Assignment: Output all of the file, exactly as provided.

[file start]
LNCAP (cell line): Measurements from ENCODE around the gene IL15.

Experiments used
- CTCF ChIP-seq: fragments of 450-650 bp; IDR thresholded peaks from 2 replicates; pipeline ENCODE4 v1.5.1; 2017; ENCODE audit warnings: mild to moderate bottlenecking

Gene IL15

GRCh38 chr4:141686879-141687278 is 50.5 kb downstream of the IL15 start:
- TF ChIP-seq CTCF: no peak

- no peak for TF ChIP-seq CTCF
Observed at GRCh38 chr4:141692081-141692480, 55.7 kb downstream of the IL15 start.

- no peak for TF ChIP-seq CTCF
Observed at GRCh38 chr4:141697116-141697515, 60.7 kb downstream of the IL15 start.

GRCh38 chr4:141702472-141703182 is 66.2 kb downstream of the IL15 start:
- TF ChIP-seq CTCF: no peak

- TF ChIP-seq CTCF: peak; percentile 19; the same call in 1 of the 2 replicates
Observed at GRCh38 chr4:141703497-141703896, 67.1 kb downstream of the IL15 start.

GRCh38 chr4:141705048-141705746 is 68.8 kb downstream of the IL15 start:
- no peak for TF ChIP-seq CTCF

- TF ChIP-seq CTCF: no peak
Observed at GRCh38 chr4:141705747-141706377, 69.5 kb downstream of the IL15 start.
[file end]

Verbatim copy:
LNCAP (cell line): Measurements from ENCODE around the gene IL15.

Experiments used
- CTCF ChIP-seq: fragments of 450-650 bp; IDR thresholded peaks from 2 replicates; pipeline ENCODE4 v1.5.1; 2017; ENCODE audit warnings: mild to moderate bottlenecking

Gene IL15

GRCh38 chr4:141686879-141687278 is 50.5 kb downstream of the IL15 start:
- TF ChIP-seq CTCF: no peak

- no peak for TF ChIP-seq CTCF
Observed at GRCh38 chr4:141692081-141692480, 55.7 kb downstream of the IL15 start.

- no peak for TF ChIP-seq CTCF
Observed at GRCh38 chr4:141697116-141697515, 60.7 kb downstream of the IL15 start.

GRCh38 chr4:141702472-141703182 is 66.2 kb downstream of the IL15 start:
- TF ChIP-seq CTCF: no peak

- TF ChIP-seq CTCF: peak; percentile 19; the same call in 1 of the 2 replicates
Observed at GRCh38 chr4:141703497-141703896, 67.1 kb downstream of the IL15 start.

GRCh38 chr4:141705048-141705746 is 68.8 kb downstream of the IL15 start:
- no peak for TF ChIP-seq CTCF

- TF ChIP-seq CTCF: no peak
Observed at GRCh38 chr4:141705747-141706377, 69.5 kb downstream of the IL15 start.